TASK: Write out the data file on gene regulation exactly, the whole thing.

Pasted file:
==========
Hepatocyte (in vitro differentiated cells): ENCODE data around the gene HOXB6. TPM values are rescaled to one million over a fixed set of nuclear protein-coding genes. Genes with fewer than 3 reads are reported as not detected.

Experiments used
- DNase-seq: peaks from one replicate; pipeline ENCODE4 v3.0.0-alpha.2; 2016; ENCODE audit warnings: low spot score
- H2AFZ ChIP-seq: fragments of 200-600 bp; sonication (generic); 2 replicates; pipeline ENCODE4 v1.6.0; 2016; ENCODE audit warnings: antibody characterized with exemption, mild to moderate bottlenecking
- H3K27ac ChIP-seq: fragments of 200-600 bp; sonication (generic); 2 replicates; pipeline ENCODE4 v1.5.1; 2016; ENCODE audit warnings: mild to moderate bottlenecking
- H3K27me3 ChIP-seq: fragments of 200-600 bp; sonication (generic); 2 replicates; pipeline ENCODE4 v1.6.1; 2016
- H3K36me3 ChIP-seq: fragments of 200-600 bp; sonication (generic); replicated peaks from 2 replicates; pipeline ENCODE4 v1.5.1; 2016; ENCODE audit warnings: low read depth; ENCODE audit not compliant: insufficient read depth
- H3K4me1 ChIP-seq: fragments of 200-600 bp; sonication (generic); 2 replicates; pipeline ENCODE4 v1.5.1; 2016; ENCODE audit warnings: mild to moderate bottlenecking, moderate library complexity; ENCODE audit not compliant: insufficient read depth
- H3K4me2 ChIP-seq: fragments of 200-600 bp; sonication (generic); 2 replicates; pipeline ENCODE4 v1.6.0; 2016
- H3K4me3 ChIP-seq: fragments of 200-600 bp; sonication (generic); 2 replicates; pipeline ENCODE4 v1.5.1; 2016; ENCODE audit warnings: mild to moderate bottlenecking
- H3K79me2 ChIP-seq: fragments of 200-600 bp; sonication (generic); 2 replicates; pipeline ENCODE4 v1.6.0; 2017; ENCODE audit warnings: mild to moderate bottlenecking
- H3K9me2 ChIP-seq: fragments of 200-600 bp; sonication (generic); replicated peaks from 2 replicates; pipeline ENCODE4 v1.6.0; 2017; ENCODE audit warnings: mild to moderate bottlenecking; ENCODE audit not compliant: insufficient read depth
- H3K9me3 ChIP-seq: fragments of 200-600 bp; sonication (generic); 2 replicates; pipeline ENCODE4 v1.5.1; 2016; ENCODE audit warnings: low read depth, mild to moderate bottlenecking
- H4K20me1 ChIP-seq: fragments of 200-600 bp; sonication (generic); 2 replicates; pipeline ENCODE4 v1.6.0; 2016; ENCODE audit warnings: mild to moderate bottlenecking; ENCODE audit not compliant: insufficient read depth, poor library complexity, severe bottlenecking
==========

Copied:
Hepatocyte (in vitro differentiated cells): ENCODE data around the gene HOXB6. TPM values are rescaled to one million over a fixed set of nuclear protein-coding genes. Genes with fewer than 3 reads are reported as not detected.

Experiments used
- DNase-seq: peaks from one replicate; pipeline ENCODE4 v3.0.0-alpha.2; 2016; ENCODE audit warnings: low spot score
- H2AFZ ChIP-seq: fragments of 200-600 bp; sonication (generic); 2 replicates; pipeline ENCODE4 v1.6.0; 2016; ENCODE audit warnings: antibody characterized with exemption, mild to moderate bottlenecking
- H3K27ac ChIP-seq: fragments of 200-600 bp; sonication (generic); 2 replicates; pipeline ENCODE4 v1.5.1; 2016; ENCODE audit warnings: mild to moderate bottlenecking
- H3K27me3 ChIP-seq: fragments of 200-600 bp; sonication (generic); 2 replicates; pipeline ENCODE4 v1.6.1; 2016
- H3K36me3 ChIP-seq: fragments of 200-600 bp; sonication (generic); replicated peaks from 2 replicates; pipeline ENCODE4 v1.5.1; 2016; ENCODE audit warnings: low read depth; ENCODE audit not compliant: insufficient read depth
- H3K4me1 ChIP-seq: fragments of 200-600 bp; sonication (generic); 2 replicates; pipeline ENCODE4 v1.5.1; 2016; ENCODE audit warnings: mild to moderate bottlenecking, moderate library complexity; ENCODE audit not compliant: insufficient read depth
- H3K4me2 ChIP-seq: fragments of 200-600 bp; sonication (generic); 2 replicates; pipeline ENCODE4 v1.6.0; 2016
- H3K4me3 ChIP-seq: fragments of 200-600 bp; sonication (generic); 2 replicates; pipeline ENCODE4 v1.5.1; 2016; ENCODE audit warnings: mild to moderate bottlenecking
- H3K79me2 ChIP-seq: fragments of 200-600 bp; sonication (generic); 2 replicates; pipeline ENCODE4 v1.6.0; 2017; ENCODE audit warnings: mild to moderate bottlenecking
- H3K9me2 ChIP-seq: fragments of 200-600 bp; sonication (generic); replicated peaks from 2 replicates; pipeline ENCODE4 v1.6.0; 2017; ENCODE audit warnings: mild to moderate bottlenecking; ENCODE audit not compliant: insufficient read depth
- H3K9me3 ChIP-seq: fragments of 200-600 bp; sonication (generic); 2 replicates; pipeline ENCODE4 v1.5.1; 2016; ENCODE audit warnings: low read depth, mild to moderate bottlenecking
- H4K20me1 ChIP-seq: fragments of 200-600 bp; sonication (generic); 2 replicates; pipeline ENCODE4 v1.6.0; 2016; ENCODE audit warnings: mild to moderate bottlenecking; ENCODE audit not compliant: insufficient read depth, poor library complexity, severe bottlenecking